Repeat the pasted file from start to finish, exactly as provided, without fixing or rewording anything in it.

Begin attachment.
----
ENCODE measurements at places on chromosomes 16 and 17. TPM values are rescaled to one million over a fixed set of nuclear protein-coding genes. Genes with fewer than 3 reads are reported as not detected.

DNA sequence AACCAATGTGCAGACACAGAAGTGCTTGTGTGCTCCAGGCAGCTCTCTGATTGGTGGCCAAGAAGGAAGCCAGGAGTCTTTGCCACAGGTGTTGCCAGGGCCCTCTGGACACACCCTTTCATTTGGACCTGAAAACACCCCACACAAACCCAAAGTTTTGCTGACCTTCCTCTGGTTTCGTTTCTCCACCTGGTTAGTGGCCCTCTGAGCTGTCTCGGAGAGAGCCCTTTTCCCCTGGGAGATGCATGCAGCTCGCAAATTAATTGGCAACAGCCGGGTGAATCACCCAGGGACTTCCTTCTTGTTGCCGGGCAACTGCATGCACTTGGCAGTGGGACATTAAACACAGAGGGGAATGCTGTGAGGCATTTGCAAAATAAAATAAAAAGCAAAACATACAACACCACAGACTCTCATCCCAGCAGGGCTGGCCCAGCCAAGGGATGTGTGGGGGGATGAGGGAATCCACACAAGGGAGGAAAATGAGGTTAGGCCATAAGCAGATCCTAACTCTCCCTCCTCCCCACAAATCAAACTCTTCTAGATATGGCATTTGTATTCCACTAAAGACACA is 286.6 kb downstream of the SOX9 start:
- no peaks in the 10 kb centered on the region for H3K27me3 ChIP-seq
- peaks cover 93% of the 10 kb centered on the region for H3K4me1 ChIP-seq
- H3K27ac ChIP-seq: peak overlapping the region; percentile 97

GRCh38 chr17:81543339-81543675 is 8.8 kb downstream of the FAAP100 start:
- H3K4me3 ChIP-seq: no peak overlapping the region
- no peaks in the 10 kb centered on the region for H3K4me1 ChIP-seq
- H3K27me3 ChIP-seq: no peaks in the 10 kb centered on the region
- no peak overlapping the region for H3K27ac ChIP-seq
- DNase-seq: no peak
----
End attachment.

ENCODE measurements at places on chromosomes 16 and 17. TPM values are rescaled to one million over a fixed set of nuclear protein-coding genes. Genes with fewer than 3 reads are reported as not detected.

DNA sequence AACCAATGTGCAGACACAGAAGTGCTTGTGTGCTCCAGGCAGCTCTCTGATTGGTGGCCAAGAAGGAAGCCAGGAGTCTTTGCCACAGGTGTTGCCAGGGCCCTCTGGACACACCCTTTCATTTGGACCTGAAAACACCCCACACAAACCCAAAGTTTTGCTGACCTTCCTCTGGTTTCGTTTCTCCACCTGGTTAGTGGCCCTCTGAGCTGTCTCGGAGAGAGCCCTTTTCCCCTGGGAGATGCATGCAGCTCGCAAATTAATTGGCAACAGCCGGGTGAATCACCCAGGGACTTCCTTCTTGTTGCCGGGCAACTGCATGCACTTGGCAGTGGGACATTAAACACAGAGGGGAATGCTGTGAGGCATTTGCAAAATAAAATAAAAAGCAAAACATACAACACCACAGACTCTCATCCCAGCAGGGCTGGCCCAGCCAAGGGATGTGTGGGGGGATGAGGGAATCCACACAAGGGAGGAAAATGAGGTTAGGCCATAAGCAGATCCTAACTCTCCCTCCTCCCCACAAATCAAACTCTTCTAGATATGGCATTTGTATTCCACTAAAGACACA is 286.6 kb downstream of the SOX9 start:
- no peaks in the 10 kb centered on the region for H3K27me3 ChIP-seq
- peaks cover 93% of the 10 kb centered on the region for H3K4me1 ChIP-seq
- H3K27ac ChIP-seq: peak overlapping the region; percentile 97

GRCh38 chr17:81543339-81543675 is 8.8 kb downstream of the FAAP100 start:
- H3K4me3 ChIP-seq: no peak overlapping the region
- no peaks in the 10 kb centered on the region for H3K4me1 ChIP-seq
- H3K27me3 ChIP-seq: no peaks in the 10 kb centered on the region
- no peak overlapping the region for H3K27ac ChIP-seq
- DNase-seq: no peak